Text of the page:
SYDNEY (Reuters) - Australian Prime Minister Malcolm Turnbull will reshuffle his cabinet within a day, media said on Monday, a sign the embattled leader hopes to capitalise on a weekend by-election win to refresh his ministry.
Turnbull’s centre-right government regained its razor-thin parliamentary majority through the poll triggered by a constitutional crisis, shoring up his support in a country where three prime ministers have been ousted by their own party since 2010.
The changes could include Attorney-General George Brandis quitting parliament to become the high commissioner, or ambassador, to Britain, the Australian Broadcasting Corp. and other media said.
Representatives for Turnbull and Brandis did not respond to requests from Reuters for comment.
“Winning that (byelection), allowing him to send off Brandis to London, and then to put in some new faces and get a bit of movement there, that’s the positive message running into Christmas and then the new year,” said Stewart Jackson, a specialist in Australian politics at the University of Sydney.
“He will last until March. If there’s a new disaster there, or any more referrals to the High Court, then it will be on for young and old,” he added, referring to the crisis over the disqualification of lawmakers holding dual citizenship.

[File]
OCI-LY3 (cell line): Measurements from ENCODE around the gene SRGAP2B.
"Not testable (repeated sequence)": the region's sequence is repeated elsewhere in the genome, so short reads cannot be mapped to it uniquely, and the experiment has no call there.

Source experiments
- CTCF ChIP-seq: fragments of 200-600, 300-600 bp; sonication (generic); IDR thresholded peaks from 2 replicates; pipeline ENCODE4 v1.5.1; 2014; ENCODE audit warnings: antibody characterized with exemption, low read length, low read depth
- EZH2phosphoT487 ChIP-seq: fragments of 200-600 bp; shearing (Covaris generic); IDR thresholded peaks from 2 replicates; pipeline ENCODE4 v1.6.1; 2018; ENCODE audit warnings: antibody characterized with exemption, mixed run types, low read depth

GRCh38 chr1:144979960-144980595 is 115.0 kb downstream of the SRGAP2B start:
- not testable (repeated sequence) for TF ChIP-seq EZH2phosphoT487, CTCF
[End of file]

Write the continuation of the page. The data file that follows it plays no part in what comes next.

When Turnbull unseated then prime minister Abbott in 2015, he said the move was necessary because the latter’s government had lost 30 opinion polls in a row. Under Turnbull, the government has lost 25 opinion polls in a row.
Many commentators say that if the figure reaches 30, which could happen as soon as March, Turnbull’s party may consider removing him.
Social services minister Christian Porter and employment minister Michaelia Cash are frontrunners to be the next attorney general, the Australian newspaper said. Turnbull may seek to exploit their relative youth - each is 47 - to appeal to a new generation of conservative voters.
A spokesman for Porter declined comment. A representative for Cash did not immediately respond to a request for comment.
Australian prime ministers are particularly susceptible to poor polling, as political parties have the power to call a spill, or internal leadership vote, and replace the leader with a more popular candidate.
Turnbull’s hopes to reinvigorate performance in opinion polls strengthened on Monday, as his government predicted the national deficit would shrink faster than expected and return to surplus in fiscal 2021 after a decade of deficits.
Treasurer Scott Morrison saw a deficit of about A$23.6 billion ($18.1 billion) for the year to end-June 2018, down from a May forecast of A$29.4 billion, as stronger job creation and higher commodity export earnings offset weakness in wages and consumer spending.
The improved outlook enables Turnbull to trumpet his economic credentials by nudging closer to a balanced budget while enabling him to consider income tax cuts in the year before his next scheduled election, in 2019.
“The stronger fiscal position is a welcome Christmas present for Treasurer Morrison and the Turnbull Liberal-National government, as they head towards the end of an increasingly difficult 2017,” said Su-Lin Ong, head of Australian economics at RBC Capital Markets.
Reporting by Byron Kaye; Additional reporting by Wayne Cole; Editing by Clarence Fernandez